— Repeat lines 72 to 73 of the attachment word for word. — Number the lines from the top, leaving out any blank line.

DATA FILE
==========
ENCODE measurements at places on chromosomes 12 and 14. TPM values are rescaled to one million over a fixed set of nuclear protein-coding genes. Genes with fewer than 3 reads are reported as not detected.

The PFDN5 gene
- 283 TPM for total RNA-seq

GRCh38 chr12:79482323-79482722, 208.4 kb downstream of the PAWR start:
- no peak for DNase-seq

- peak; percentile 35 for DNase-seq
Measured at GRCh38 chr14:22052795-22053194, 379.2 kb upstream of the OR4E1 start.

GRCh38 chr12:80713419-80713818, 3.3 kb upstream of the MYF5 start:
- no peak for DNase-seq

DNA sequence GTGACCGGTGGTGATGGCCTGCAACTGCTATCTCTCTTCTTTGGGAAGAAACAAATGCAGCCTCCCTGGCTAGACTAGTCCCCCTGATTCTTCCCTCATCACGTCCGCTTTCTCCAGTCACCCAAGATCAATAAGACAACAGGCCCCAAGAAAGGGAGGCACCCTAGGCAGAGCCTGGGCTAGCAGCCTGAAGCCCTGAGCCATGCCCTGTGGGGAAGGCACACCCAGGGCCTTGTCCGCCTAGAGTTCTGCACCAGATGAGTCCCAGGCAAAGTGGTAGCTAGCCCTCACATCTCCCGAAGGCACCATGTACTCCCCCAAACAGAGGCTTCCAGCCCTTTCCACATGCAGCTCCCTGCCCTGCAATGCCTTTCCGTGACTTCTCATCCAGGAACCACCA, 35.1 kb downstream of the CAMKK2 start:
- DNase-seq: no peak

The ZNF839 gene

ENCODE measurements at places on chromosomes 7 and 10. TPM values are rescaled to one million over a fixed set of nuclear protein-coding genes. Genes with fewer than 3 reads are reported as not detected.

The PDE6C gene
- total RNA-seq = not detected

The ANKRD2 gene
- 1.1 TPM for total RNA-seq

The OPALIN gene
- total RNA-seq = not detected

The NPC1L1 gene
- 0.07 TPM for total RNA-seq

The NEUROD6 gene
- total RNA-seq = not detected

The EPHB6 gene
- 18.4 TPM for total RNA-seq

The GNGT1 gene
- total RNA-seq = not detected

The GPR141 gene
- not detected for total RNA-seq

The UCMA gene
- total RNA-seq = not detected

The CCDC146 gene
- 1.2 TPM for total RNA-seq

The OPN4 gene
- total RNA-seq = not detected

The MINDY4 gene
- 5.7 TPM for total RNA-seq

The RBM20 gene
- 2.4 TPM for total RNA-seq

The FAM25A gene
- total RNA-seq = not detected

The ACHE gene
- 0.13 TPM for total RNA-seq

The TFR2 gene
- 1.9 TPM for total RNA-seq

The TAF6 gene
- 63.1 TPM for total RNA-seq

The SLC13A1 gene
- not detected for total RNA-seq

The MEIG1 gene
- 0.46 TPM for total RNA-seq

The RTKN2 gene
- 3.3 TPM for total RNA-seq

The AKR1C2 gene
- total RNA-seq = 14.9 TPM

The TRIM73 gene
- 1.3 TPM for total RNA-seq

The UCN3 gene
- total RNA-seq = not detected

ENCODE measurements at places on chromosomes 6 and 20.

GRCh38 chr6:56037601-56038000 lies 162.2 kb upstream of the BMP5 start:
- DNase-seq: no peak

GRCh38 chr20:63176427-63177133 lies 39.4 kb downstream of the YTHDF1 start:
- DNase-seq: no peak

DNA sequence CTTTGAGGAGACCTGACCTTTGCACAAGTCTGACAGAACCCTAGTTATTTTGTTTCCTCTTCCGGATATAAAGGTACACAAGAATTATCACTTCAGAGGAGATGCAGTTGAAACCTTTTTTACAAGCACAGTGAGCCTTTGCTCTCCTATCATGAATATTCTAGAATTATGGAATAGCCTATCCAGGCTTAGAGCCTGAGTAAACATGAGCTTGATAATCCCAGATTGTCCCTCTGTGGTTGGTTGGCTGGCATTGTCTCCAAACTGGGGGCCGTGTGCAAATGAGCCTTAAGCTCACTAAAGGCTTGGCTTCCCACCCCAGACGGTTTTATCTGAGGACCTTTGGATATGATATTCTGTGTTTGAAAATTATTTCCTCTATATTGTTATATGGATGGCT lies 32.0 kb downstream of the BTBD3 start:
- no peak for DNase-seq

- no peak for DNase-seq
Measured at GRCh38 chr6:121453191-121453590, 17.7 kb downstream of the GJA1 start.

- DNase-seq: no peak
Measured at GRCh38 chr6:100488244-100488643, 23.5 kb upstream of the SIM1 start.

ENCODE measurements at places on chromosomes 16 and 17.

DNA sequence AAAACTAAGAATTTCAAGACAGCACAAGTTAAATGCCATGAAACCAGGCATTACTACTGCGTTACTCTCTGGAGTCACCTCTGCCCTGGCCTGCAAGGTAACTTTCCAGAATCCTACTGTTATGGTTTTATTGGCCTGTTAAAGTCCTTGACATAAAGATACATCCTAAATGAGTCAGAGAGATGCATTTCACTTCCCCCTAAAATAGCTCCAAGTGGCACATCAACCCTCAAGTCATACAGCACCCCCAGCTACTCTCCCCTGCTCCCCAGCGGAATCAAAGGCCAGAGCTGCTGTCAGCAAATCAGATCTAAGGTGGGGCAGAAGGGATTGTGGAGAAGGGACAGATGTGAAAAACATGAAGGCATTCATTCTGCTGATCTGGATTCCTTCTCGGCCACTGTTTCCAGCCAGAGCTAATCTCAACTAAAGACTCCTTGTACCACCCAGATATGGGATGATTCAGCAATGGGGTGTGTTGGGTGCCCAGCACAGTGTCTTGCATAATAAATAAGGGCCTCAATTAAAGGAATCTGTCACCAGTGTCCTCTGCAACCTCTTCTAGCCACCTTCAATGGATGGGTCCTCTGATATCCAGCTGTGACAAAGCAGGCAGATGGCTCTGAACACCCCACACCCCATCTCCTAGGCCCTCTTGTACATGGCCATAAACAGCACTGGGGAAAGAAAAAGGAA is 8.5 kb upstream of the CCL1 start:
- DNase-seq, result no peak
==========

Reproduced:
DNA sequence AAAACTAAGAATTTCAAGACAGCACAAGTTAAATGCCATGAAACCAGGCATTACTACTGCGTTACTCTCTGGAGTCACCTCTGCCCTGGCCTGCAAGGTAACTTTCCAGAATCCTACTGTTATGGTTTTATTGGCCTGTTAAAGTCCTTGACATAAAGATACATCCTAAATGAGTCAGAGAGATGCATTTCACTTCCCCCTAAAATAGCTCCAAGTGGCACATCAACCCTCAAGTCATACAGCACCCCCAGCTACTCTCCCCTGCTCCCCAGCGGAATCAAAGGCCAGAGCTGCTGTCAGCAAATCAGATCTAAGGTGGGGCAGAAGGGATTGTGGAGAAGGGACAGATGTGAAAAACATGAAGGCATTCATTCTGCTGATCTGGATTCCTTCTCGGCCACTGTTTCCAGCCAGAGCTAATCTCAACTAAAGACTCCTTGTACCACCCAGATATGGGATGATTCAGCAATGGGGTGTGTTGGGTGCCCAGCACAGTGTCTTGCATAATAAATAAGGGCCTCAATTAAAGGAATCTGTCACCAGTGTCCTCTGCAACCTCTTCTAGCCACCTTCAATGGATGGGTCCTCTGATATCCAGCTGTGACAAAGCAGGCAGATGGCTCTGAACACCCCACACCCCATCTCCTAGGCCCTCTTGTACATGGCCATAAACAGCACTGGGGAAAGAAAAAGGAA is 8.5 kb upstream of the CCL1 start:
- DNase-seq, result no peak